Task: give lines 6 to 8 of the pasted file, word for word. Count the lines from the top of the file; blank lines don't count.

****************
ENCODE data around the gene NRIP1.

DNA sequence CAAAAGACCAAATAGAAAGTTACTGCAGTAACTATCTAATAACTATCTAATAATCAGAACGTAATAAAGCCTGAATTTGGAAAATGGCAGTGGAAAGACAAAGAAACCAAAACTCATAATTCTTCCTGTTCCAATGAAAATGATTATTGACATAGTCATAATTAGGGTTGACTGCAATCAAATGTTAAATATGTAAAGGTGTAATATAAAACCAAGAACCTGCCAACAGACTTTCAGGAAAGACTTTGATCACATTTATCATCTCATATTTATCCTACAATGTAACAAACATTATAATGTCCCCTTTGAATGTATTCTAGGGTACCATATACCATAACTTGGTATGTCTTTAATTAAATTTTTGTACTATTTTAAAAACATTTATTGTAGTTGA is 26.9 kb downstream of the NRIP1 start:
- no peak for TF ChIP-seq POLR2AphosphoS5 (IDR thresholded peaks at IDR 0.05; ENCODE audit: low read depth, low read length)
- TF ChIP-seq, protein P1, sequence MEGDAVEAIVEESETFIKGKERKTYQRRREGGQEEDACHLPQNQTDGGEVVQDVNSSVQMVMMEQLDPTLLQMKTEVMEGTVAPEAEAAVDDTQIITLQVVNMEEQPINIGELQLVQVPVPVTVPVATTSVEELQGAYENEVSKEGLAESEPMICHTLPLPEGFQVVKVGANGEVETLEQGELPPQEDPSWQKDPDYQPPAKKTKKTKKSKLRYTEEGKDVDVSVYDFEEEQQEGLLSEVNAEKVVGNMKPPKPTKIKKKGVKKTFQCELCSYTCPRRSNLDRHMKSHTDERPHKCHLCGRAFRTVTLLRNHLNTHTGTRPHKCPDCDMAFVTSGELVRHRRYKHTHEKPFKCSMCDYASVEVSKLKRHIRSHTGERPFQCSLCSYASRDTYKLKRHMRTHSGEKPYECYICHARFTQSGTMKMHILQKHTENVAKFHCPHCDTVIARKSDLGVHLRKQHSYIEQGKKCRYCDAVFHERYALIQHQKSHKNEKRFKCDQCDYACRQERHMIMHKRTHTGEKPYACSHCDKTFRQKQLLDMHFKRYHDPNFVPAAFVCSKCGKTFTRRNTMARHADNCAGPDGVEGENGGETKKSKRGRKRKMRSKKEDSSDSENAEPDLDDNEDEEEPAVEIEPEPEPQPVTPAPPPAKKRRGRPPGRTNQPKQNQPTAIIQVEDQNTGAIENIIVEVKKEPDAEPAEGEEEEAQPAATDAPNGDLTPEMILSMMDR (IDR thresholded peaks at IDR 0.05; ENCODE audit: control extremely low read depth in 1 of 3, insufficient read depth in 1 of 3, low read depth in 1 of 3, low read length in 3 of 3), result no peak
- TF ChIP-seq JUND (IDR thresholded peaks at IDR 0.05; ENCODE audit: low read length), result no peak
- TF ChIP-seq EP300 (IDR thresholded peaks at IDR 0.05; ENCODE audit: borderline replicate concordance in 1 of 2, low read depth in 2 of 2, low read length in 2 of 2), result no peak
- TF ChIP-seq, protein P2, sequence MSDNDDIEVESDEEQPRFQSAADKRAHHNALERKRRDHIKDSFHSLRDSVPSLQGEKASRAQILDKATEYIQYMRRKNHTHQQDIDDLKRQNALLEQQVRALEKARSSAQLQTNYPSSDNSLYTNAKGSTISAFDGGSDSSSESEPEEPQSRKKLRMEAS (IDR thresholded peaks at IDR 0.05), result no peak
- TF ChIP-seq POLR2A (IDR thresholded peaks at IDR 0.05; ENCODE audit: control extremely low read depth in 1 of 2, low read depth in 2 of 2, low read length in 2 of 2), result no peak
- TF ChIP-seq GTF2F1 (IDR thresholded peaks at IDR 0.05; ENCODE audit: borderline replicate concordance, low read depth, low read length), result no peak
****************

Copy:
- TF ChIP-seq EP300 (IDR thresholded peaks at IDR 0.05; ENCODE audit: borderline replicate concordance in 1 of 2, low read depth in 2 of 2, low read length in 2 of 2), result no peak
- TF ChIP-seq, protein P2, sequence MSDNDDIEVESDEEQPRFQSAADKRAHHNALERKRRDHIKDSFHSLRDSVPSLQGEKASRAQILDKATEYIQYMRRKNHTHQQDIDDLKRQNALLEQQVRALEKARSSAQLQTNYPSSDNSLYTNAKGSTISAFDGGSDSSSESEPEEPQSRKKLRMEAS (IDR thresholded peaks at IDR 0.05), result no peak
- TF ChIP-seq POLR2A (IDR thresholded peaks at IDR 0.05; ENCODE audit: control extremely low read depth in 1 of 2, low read depth in 2 of 2, low read length in 2 of 2), result no peak